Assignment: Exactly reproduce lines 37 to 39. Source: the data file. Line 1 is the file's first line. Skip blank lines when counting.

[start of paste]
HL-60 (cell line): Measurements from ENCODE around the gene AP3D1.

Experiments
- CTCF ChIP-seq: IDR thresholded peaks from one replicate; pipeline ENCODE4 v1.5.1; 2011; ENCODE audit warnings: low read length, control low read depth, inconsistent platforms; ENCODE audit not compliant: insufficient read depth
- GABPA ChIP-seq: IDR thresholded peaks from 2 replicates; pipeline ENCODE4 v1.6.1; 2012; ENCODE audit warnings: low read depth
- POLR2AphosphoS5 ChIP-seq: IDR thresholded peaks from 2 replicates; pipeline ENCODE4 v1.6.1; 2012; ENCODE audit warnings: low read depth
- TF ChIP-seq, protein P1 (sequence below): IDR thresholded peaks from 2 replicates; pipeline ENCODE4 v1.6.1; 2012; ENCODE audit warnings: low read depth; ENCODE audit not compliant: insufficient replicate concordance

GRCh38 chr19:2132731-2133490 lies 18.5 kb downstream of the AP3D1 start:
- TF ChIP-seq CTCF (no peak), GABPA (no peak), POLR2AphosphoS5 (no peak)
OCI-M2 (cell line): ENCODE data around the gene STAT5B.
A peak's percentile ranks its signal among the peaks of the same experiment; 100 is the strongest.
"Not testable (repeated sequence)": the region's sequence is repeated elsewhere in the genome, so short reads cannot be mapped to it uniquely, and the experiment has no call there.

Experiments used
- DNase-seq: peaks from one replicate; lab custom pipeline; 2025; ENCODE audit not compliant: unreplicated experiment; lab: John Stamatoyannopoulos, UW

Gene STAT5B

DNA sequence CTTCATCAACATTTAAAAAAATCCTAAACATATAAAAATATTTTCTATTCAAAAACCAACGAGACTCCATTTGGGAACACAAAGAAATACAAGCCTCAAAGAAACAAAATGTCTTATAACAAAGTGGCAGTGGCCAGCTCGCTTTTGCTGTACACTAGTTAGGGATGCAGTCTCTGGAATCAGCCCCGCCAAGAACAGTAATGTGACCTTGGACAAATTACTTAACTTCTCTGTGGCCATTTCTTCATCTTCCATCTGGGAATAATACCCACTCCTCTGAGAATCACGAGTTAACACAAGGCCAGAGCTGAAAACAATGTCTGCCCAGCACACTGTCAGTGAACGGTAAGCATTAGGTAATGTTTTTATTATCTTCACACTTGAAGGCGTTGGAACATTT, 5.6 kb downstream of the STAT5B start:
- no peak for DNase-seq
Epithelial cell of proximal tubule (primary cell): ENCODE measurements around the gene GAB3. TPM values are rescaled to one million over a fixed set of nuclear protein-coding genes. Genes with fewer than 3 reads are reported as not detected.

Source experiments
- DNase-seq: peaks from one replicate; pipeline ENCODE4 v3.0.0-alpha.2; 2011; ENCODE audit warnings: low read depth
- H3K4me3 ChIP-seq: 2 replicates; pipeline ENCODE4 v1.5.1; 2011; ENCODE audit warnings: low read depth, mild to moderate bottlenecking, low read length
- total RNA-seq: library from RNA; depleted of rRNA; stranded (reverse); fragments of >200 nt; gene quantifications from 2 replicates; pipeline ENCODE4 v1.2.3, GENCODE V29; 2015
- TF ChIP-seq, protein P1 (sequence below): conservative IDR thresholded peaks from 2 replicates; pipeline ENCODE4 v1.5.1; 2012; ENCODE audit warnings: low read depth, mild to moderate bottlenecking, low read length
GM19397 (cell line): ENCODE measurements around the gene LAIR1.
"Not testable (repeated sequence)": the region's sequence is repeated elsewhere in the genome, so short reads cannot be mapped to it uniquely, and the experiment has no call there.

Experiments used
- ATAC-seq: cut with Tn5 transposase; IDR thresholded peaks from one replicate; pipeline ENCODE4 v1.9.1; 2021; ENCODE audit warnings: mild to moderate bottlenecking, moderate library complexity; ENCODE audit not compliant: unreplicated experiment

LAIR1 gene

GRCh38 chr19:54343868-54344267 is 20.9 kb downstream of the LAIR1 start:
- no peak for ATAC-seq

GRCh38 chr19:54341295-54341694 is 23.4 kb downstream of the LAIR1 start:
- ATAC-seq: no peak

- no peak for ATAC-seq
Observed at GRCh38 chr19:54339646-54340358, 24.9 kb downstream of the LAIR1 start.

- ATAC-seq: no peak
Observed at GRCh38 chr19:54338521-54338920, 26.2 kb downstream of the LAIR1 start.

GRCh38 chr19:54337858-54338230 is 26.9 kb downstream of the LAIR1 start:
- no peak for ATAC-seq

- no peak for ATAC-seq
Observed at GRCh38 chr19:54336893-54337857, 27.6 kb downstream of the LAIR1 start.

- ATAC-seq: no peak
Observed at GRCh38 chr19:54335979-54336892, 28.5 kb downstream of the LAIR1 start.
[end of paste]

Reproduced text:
- no peak for ATAC-seq

- no peak for ATAC-seq
Observed at GRCh38 chr19:54336893-54337857, 27.6 kb downstream of the LAIR1 start.